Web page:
Phasing out Fossil Fuels is one way to Combat its Negative Impact
Bioenergy is a form of renewable energy and has shown a lot of potential in mitigating the negative impact of fossil fuels through domestic production. Here is a small example. Energy from loose biomass such as agricultural waste can be aggregated and processed to make biofuels that are energy dense and burn with more or less the same efficiency as coal. Lower emissions also make them an ideal choice to replace fossil fuels. They can be sourced, processed, and transported locally which greatly reduces their cost of production and transport in comparison to that of fossil fuels.
Due to the pressing need to replace fossil fuels, alternative fuels and renewable energy sources have gained a lot of prominence in recent decades.
According to the Global Bioenergy Statistics report published in 2020, Bioenergy constituted 11.3% of the overall energy used across all sectors. Fossil fuels remained the highest used energy source comprising over 80% of the overall consumption. The remaining energy sources include solar, wind, and geothermal energy.
The global outlook for Bioenergy and its usage in place of fossil fuels looks promising. The Bioenergy sector is growing immensely and the demand for cleaner fuels is gaining traction. Biomass energy is obtained from organic wastes and crops specifically cultivated for biofuel production.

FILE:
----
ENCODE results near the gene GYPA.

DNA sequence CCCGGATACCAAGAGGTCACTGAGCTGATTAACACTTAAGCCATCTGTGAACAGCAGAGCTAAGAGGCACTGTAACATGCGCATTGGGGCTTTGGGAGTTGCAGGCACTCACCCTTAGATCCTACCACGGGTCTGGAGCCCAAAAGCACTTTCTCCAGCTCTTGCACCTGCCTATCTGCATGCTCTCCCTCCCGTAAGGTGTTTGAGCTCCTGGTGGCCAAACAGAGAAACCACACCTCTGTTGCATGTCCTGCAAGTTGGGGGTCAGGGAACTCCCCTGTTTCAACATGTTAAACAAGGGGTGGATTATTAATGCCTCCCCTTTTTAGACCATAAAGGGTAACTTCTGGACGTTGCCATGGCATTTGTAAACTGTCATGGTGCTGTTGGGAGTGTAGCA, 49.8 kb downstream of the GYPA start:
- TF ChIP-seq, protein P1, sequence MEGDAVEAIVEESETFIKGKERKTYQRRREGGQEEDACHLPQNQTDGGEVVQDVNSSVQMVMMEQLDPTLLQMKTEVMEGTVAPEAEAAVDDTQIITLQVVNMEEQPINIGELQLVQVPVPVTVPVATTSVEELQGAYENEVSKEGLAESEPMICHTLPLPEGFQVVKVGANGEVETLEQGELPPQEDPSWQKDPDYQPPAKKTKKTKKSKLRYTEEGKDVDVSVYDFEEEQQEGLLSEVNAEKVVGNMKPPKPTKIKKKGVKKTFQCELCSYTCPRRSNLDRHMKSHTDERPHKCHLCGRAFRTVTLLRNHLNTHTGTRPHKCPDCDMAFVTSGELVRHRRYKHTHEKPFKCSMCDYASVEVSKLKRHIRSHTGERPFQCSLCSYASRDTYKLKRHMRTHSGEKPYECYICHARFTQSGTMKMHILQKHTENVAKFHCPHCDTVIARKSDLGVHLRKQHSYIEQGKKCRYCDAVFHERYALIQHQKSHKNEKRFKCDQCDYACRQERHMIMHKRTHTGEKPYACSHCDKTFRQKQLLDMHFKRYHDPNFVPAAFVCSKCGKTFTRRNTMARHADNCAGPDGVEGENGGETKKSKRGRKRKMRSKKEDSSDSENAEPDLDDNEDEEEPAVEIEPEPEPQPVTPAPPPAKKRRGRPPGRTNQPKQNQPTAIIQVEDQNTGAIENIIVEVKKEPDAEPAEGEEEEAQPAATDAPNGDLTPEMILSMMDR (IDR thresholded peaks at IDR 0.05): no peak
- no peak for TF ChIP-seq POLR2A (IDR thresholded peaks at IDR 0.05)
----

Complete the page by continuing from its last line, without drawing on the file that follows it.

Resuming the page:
Is Bioenergy Clean Energy?
Biomass energy is harnessed through its conversion to biofuels, such as ethanol and biodiesel. Carbon dioxide emissions from biofuels are lower than those of fossil fuels and do not have significant environmental impacts. The challenges of harnessing bioenergy from various sources are multifold, although the advancements in research and technology have made it highly feasible.
Bioenergy is converted to biopower in the form of heat and electricity. It is currently obtained from many sources, such as plants, crop residues, forest residues, and waste generated from agro-industries. This organic material used for making biofuels is known as biomass. Biomass can be converted to solid, liquid, and gaseous biofuels depending on the biomass material used and has proven to be an efficient replacement for several existing fossil fuels.